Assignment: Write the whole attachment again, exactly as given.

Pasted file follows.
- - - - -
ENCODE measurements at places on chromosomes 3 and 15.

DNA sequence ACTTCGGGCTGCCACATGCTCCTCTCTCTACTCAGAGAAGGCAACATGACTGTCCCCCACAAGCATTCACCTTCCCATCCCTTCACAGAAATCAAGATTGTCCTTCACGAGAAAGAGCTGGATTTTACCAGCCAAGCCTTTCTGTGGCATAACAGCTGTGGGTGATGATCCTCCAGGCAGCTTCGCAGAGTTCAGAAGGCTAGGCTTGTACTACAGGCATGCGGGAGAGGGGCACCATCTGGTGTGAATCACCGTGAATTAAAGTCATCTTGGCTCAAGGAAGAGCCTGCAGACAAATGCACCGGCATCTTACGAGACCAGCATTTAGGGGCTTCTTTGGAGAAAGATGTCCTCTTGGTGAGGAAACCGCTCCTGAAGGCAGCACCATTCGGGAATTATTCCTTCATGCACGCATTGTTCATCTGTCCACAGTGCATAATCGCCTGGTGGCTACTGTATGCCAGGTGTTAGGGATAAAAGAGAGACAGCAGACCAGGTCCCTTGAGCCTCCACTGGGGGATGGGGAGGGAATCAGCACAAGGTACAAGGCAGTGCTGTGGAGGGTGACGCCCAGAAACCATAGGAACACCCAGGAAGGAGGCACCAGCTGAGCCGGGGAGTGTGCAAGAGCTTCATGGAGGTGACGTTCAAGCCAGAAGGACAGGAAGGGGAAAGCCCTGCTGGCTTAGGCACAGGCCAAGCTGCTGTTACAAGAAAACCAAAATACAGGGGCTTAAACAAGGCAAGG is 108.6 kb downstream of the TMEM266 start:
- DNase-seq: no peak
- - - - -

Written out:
ENCODE measurements at places on chromosomes 3 and 15.

DNA sequence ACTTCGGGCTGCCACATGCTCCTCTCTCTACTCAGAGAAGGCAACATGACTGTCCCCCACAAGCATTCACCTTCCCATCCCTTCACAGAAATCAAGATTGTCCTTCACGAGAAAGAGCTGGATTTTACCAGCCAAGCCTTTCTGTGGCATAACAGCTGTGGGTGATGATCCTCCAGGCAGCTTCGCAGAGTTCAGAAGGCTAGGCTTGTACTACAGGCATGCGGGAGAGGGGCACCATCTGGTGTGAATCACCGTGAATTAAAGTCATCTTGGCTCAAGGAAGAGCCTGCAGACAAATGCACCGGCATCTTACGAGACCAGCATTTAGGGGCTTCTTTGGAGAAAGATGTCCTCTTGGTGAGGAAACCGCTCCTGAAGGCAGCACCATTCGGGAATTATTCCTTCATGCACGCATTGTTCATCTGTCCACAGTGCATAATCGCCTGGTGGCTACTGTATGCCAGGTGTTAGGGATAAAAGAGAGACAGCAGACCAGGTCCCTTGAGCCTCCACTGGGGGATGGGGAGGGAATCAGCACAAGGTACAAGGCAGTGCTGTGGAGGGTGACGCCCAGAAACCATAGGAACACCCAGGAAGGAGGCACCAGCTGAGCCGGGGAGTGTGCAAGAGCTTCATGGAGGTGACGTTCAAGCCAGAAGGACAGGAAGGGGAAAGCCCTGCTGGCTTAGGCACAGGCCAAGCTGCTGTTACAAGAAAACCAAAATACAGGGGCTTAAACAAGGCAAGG is 108.6 kb downstream of the TMEM266 start:
- DNase-seq: no peak